IN RE: ALAN R., a Person Coming Under the Juvenile Court Law. The PEOPLE, Plaintiff and Respondent, v. ALAN R., Defendant and Appellant.
Following denial of his motion to suppress (Welf. & Inst.Code, § 700.1), the minor, Alan R. (appellant), admitted the allegation in the petition charging possession of marijuana (Health & Saf.Code, § 11357, subd. (c)). The sole issue is whether the juvenile court properly denied his motion to suppress. We conclude it did and affirm the judgment.
In early 1980 appellant was placed on probation for burglary (Pen.Code, § 459). When he failed to comply with a probation condition that he make restitution, appellant was ordered to participate in the Shasta County Juvenile Hall work project for 10 days.
The work project is conducted during the day on Friday, Saturday, and Sunday. The project site is a partially fenced field adjacent to the juvenile hall. Apparently, most of the wards in the program live at home and have been ordered to participate as an alternative to juvenile hall commitment. However, wards who live at juvenile hall also participate.
In the morning of July 31, 1981, appellant reported to the work project site bringing with him a nylon duffle bag. Normally the juveniles left their belongings at a nearby garage. Cloy Cockrell, a supervisor, testified that the nylon duffle bag was “at all times” within approximately 20 feet of appellant. Later in the morning Cockrell received information from another juvenile, stipulated to be an unreliable source, that appellant was in possession of marijuana. After discussing the matter with her co-workers, Cockrell relayed this information by telephone to appellant's probation officer, Mr. Pontarolo. She told Pontarolo that appellant had kept a bag near him all morning, which was “very unusual.” Prior to the incident appellant had admitted to Pontarolo that he used marijuana and other drugs. In fact he had admitted using drugs “just a day or two before” when he had been involved in an automobile accident. Pontarolo believed a pattern of drug involvement was “starting to develop.”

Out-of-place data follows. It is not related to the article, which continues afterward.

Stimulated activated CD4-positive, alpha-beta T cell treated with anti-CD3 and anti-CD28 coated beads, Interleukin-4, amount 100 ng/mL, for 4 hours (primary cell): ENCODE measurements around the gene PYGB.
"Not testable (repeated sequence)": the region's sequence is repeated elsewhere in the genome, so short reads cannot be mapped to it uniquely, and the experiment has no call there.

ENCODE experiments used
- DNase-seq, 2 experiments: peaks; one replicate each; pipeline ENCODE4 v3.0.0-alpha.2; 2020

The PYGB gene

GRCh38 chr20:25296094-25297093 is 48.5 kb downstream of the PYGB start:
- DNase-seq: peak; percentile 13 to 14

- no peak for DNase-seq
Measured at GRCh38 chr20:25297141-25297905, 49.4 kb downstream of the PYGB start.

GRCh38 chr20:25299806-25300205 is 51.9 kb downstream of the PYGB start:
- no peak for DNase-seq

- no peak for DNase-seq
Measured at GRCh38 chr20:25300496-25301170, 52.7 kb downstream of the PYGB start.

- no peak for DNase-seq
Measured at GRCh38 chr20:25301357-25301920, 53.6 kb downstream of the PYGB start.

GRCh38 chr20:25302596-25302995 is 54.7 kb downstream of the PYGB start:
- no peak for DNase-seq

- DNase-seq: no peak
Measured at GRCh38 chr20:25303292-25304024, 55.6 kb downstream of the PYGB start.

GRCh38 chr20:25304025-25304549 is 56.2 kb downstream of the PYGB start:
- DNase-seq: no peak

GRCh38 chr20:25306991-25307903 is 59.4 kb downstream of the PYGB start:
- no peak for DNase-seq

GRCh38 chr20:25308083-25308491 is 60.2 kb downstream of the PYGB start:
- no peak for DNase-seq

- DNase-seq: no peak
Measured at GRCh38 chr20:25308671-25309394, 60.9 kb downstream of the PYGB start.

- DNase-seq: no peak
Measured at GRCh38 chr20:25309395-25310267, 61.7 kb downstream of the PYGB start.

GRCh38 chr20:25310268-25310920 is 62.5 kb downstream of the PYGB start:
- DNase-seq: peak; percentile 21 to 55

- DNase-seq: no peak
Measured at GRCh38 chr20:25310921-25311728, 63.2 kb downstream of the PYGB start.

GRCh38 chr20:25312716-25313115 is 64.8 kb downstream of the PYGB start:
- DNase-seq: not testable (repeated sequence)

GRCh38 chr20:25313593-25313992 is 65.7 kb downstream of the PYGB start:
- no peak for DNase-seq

Pontarolo arrived at the worksite around noon. Without consulting appellant, Pontarolo picked up the nylon bag and proceeded to the garage area. Through the duffle bag's flimsy exterior he felt what he believed to be “other bags inside the duffle bag ․ like lid[s] of marijuana.” Inside the garage Pontarolo unzipped the duffle bag and observed several baggies of marijuana. He then took appellant into custody.
As appellant correctly notes, a probationer retains many of his civil rights, including the protection of the constitutional guarantee against unreasonable searches and seizures. (People v. Jasso (1969) 2 Cal.App.3d 955, 963–964, 82 Cal.Rptr. 229; People v. Myers (1972) 6 Cal.3d 811, 816, 100 Cal.Rptr. 612, 494 P.2d 684.) (A consent to search provision was not a condition of appellant's probation.) However, the protections afforded persons by the Fourth Amendment in a free society are not applied in the same manner to persons being held in lawful detention by the government, regardless of probationary status. In Bell v. Wolfish (1979) 441 U.S. 520, 99 S.Ct. 1861, 60 L.Ed.2d 447, the United States Supreme Court weighed the privacy interests of pretrial detainees against the institutional need for prison security and upheld against a Fourth Amendment challenge the practice of strip searching every inmate after he received a contact visit with a person from outside the institution. The court noted, in determining the reasonableness of such searches, that “Courts must consider the scope of the particular intrusion, the manner in which it is conducted, the justification for initiating it, and the place in which it is conducted.” (Bell v. Wolfish, supra, 441 U.S. at p. 559, 99 S.Ct. at 1884, 60 L.Ed.2d at p. 481.) The rule we gather from Bell is that the reasonableness of a search in a detention environment must be determined by balancing the need for the particular search against the invasion of personal rights that the search entails.